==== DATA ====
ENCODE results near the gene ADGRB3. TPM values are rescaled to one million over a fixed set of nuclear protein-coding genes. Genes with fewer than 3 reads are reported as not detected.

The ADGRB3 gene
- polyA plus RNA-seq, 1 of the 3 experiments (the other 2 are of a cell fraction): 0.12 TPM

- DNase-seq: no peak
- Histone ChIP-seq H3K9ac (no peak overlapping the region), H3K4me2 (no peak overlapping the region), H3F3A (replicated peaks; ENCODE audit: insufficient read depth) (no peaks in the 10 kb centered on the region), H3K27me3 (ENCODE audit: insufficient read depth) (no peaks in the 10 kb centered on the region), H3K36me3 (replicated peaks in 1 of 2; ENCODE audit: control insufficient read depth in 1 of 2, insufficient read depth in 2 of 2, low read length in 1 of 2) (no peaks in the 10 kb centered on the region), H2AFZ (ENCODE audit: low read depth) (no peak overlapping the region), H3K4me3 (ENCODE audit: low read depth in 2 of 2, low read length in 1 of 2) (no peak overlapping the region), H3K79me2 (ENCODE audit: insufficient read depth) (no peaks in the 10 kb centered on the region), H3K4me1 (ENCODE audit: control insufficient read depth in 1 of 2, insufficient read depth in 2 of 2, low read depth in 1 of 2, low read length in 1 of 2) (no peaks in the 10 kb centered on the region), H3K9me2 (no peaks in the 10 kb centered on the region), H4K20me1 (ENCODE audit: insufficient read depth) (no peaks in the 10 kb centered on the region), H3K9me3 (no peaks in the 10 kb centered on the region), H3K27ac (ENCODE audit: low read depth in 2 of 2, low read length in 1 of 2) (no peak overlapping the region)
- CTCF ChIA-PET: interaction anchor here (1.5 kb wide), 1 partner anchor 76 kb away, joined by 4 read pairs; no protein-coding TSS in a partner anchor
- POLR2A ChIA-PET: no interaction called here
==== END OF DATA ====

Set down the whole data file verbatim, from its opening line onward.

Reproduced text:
ENCODE results near the gene ADGRB3. TPM values are rescaled to one million over a fixed set of nuclear protein-coding genes. Genes with fewer than 3 reads are reported as not detected.

The ADGRB3 gene
- polyA plus RNA-seq, 1 of the 3 experiments (the other 2 are of a cell fraction): 0.12 TPM

- DNase-seq: no peak
- Histone ChIP-seq H3K9ac (no peak overlapping the region), H3K4me2 (no peak overlapping the region), H3F3A (replicated peaks; ENCODE audit: insufficient read depth) (no peaks in the 10 kb centered on the region), H3K27me3 (ENCODE audit: insufficient read depth) (no peaks in the 10 kb centered on the region), H3K36me3 (replicated peaks in 1 of 2; ENCODE audit: control insufficient read depth in 1 of 2, insufficient read depth in 2 of 2, low read length in 1 of 2) (no peaks in the 10 kb centered on the region), H2AFZ (ENCODE audit: low read depth) (no peak overlapping the region), H3K4me3 (ENCODE audit: low read depth in 2 of 2, low read length in 1 of 2) (no peak overlapping the region), H3K79me2 (ENCODE audit: insufficient read depth) (no peaks in the 10 kb centered on the region), H3K4me1 (ENCODE audit: control insufficient read depth in 1 of 2, insufficient read depth in 2 of 2, low read depth in 1 of 2, low read length in 1 of 2) (no peaks in the 10 kb centered on the region), H3K9me2 (no peaks in the 10 kb centered on the region), H4K20me1 (ENCODE audit: insufficient read depth) (no peaks in the 10 kb centered on the region), H3K9me3 (no peaks in the 10 kb centered on the region), H3K27ac (ENCODE audit: low read depth in 2 of 2, low read length in 1 of 2) (no peak overlapping the region)
- CTCF ChIA-PET: interaction anchor here (1.5 kb wide), 1 partner anchor 76 kb away, joined by 4 read pairs; no protein-coding TSS in a partner anchor
- POLR2A ChIA-PET: no interaction called here